He kind of pulled it off, too, especially by linking the Gorsedd with what would become the national festival of Wales, the Eisteddfod. The Eisteddfod is a folk festival celebrating Welsh language, music, poetry and literature that traces its lineage back to a grand gathering of musicians and poets held by Lord Rhys of Cardigan in 1176. From that early progenitor, a vast number of provincial gatherings proliferated over the centuries, sponsored by local lords all over Wales.

In 1819 the eisteddfod festivals and the Gorsedd of Bards came together, thanks again to Iolo Morgannwg, now 72 years old and still with a keen eye towards promoting Welsh civilization. He traveled to the eisteddfod being held at the Ivy Bush Inn in Carmarthen and drew a Gorsedd circle — meant to be a sacred circle of standing stones a la Stonehenge — on the lawn using a handful of pebbles. In the circle, he invested the notables present as bards and druids, including the local bishop and festival patron, Bishop Thomas Burgess of St. David’s.

Archdruid crown designed by Hubert von Herkomer for Newport Proclamation Ceremony 1896From then on, the Gorsedd and the eisteddfod continued to develop their relationship, and when the National Eisteddfod was established in 1861, the Gorsedd’s Druidic rituals, now considerably more elaborate than they had been at that first Primrose Hill ceremony of 1792, played a central role, providing high drama and pageantry in the medal ceremonies and in the investiture of important political, religious and cultural figures into the Gorsedd in recognition of their contributions to the nation, language and culture of Wales.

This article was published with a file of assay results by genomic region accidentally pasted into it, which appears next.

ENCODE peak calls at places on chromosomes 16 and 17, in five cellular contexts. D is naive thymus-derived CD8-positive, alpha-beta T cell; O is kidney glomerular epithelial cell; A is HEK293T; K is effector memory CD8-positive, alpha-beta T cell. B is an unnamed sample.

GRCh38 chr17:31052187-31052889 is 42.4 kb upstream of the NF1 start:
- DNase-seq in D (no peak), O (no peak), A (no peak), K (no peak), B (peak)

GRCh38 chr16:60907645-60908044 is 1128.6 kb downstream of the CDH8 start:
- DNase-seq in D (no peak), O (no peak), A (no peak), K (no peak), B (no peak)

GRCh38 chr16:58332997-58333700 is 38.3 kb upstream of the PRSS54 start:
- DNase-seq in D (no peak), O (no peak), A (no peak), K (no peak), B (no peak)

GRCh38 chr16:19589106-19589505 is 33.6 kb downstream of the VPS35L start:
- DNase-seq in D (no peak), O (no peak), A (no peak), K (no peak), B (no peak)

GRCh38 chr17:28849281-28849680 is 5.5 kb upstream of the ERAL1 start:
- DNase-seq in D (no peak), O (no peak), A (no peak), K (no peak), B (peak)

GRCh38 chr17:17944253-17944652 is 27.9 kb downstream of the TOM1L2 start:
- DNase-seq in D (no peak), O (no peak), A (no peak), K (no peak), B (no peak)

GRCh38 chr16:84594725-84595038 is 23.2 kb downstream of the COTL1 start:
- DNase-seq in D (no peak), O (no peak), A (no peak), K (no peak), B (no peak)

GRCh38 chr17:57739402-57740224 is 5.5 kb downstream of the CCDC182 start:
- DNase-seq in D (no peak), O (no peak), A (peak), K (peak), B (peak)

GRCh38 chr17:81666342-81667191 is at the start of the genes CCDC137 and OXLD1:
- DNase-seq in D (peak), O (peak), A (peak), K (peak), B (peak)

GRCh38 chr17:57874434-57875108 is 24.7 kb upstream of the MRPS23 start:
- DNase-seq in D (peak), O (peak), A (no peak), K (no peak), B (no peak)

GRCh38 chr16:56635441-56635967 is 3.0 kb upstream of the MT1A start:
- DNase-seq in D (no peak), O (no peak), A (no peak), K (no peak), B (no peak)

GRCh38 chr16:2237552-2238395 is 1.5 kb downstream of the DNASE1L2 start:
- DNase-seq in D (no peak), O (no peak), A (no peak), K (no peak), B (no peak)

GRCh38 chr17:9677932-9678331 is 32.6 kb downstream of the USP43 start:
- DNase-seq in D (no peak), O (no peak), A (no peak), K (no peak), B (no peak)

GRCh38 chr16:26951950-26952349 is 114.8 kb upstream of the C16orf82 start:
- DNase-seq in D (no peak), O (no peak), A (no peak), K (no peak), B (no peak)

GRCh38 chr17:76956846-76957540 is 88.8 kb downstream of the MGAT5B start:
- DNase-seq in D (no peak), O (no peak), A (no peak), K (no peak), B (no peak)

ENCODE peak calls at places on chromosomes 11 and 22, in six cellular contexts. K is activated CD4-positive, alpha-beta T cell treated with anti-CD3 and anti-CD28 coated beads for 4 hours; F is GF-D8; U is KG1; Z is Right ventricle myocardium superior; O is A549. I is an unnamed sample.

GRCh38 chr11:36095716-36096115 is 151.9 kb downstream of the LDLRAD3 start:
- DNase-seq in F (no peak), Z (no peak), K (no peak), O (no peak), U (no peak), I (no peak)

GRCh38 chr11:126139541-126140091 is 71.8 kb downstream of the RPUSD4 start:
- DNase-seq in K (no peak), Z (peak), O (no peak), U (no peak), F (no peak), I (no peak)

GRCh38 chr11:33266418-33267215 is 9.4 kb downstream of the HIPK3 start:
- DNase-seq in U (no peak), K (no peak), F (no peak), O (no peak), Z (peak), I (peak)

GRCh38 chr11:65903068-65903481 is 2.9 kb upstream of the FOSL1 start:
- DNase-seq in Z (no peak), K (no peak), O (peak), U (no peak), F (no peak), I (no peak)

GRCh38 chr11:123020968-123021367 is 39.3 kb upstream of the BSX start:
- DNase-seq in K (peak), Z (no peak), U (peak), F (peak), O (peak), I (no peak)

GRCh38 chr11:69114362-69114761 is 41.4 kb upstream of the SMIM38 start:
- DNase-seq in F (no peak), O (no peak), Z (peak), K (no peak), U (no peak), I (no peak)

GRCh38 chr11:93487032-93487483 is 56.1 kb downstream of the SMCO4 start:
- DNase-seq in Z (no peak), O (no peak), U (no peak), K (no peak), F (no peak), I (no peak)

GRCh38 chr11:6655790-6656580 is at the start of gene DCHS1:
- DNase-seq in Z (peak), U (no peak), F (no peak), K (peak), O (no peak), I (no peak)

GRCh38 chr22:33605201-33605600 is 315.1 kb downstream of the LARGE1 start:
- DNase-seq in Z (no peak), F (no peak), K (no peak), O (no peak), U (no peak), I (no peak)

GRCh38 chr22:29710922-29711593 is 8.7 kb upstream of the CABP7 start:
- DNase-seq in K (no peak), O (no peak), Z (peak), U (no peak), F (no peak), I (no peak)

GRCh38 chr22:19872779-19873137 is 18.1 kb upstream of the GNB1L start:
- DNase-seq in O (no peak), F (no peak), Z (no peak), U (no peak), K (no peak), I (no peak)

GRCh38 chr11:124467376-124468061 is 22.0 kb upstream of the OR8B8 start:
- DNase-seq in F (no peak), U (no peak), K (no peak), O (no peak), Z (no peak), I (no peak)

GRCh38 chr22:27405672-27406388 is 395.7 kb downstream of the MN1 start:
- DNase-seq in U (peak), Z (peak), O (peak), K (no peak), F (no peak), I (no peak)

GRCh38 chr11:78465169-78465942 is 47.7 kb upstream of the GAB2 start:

It’s a remarkable feat of cultural transformation Iolo Morganwg accomplished, going from naked English contempt for the Welsh to the future Queen herself donning green robes and joining the Gorsedd Circle in a celebration of Welsh language, culture and civilization. You can see a little more of the Gorsedd’s ceremonial flair in this Pathé footage of Princess Elizabeth’s investiture, complete with sung hymns and Archdruid Crwys Williams drinking from the huge and curvy Horn of Plenty.

For more on Welsh history in general and on the Eisteddfod and Gorsedd in particular, do yourself a favor and browse the excellent website of the National Museum of Wales.